DOD Releases Figures on Sexual Harassment in Military

By Nick Simeone, American Forces Press Service
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WASHINGTON, May 15, 2014 - Emphasizing that the Defense Department continues to encourage victims to come forward, Pentagon officials released a report today that says just under 1,400 cases of sexual harassment occurred in the military last year.

The congressionally mandated report defines sexual harassment as an unwelcome sexual advance, request for sexual favors or other verbal or physical conduct of a sexual nature that can affect a career, job performance or create an abuse workplace.

Of the 1,366 cases reported, 59 percent were substantiated, the report says. The numbers of people who formally reported a case of harassment and those who made informal complaints were split nearly evenly. Informal allegations are those that were not submitted through a service's equal opportunity office, but reached commanders through other means.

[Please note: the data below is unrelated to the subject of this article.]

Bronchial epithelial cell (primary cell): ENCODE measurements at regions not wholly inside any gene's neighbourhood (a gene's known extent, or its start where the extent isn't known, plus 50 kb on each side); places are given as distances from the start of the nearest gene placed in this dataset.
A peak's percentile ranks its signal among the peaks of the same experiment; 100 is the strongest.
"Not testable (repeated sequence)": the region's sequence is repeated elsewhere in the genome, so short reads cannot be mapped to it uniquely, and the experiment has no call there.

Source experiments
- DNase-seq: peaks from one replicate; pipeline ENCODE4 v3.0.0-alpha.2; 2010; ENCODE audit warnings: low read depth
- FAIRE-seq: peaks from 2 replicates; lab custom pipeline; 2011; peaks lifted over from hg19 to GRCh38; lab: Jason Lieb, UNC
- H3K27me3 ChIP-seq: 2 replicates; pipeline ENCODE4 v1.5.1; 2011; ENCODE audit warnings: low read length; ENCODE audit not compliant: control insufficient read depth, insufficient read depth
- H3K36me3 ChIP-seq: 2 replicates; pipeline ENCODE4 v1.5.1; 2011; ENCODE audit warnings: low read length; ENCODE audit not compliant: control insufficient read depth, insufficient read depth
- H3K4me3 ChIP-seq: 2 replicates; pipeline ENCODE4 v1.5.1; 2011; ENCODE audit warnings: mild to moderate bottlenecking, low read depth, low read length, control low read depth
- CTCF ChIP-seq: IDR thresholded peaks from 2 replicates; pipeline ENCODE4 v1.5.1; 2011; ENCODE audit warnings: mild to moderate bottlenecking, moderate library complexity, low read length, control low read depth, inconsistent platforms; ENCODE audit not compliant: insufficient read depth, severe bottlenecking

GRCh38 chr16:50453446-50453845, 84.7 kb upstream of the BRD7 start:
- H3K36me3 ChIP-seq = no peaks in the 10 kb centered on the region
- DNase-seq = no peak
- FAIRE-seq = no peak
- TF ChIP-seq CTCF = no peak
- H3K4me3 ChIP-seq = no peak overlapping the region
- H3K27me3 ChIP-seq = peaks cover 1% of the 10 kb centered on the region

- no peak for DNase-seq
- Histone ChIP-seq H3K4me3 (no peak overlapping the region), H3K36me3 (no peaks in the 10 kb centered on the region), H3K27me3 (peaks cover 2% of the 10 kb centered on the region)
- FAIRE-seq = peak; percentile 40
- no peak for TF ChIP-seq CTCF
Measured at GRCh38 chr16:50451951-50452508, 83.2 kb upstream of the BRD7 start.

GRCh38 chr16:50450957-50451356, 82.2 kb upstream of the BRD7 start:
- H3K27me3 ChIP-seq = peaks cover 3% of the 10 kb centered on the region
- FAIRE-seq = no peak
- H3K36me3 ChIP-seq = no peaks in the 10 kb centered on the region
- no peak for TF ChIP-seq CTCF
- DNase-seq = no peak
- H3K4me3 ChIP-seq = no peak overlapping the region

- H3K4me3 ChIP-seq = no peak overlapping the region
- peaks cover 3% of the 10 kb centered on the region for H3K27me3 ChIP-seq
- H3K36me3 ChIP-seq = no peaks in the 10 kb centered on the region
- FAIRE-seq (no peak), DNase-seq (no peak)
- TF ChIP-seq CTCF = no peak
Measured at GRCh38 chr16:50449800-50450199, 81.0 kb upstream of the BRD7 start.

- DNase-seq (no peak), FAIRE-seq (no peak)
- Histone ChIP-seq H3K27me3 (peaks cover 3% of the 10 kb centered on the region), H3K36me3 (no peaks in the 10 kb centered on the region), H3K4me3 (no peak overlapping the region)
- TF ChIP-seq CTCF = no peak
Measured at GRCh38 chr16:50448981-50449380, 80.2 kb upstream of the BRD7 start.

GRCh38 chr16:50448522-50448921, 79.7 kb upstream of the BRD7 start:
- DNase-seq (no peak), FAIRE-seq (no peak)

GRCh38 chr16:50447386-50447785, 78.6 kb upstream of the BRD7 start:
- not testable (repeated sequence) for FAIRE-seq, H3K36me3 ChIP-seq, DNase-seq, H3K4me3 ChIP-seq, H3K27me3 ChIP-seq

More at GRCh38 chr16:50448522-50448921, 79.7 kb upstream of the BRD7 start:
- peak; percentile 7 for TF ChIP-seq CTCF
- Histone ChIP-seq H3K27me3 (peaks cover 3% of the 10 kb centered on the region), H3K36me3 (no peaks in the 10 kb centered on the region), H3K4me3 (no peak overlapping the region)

In releasing the report, a senior Defense Department official told reporters those who alleged sexual harassment were predominately female enlisted members from the same unit as the alleged offender, with the majority holding the pay grades E-1 to E-4. The alleged offenders were predominantly male co-workers in pay grades from E-5 to E-9.

As with cases of sexual assault, DOD officials believe harassment in the military is often under-reported. "We want a climate where everybody reports whenever they're offended," one official said.

The reported harassment cases militarywide were significantly lower than the number of reported sexual assaults. Earlier this month, the department reported 5,061 cases of sexual assault for the fiscal year ending Sept. 30, 2013, a 50-percent increase over the previous year. Defense officials said assaults often are preceded by harassment and that they are determined to stamp out both.

"We aren't leaving any options off the table to prevent sexual harassment," one DOD official said, with the department expected to place a greater emphasis on improving oversight and training, as well as putting stronger mechanisms in place for managing sexual harassment incidents.